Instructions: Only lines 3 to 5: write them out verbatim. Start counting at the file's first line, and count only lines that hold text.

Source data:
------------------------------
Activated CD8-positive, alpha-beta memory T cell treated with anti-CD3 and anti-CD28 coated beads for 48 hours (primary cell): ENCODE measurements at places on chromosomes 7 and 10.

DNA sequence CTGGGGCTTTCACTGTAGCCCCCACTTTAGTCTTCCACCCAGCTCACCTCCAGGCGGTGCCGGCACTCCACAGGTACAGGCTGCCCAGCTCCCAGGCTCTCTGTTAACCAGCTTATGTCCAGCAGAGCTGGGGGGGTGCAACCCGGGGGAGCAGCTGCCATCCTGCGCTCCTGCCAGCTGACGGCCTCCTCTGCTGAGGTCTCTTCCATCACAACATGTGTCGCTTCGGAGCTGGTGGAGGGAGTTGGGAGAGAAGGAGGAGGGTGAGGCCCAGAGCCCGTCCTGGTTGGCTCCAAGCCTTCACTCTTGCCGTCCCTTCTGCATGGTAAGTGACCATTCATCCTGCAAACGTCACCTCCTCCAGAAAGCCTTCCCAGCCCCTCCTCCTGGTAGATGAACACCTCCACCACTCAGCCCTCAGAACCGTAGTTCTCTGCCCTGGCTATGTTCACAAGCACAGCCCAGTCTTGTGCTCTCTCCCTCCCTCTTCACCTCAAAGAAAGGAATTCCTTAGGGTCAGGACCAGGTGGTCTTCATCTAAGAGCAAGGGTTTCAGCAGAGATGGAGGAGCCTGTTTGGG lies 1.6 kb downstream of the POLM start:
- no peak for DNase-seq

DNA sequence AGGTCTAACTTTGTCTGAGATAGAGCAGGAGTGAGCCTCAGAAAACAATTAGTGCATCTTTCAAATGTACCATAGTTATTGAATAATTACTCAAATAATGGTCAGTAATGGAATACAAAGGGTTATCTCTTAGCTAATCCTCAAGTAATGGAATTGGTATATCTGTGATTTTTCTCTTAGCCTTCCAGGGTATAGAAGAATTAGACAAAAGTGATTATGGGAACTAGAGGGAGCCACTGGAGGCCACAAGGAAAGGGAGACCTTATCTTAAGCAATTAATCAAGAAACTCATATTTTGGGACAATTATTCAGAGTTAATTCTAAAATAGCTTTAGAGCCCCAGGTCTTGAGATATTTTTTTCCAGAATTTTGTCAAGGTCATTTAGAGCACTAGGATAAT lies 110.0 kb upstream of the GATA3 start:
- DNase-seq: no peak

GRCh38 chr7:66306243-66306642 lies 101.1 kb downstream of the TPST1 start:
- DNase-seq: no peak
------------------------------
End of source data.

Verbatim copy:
- no peak for DNase-seq

DNA sequence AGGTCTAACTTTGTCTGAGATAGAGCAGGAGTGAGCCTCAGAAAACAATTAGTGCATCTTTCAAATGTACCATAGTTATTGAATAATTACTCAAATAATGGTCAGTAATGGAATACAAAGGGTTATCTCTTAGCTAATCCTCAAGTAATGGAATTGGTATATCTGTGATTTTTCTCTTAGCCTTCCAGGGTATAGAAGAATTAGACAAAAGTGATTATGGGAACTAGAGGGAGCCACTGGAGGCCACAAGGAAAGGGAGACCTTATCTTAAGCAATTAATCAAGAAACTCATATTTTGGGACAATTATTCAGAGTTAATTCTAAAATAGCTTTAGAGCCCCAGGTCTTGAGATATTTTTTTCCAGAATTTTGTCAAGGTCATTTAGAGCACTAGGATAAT lies 110.0 kb upstream of the GATA3 start:
- DNase-seq: no peak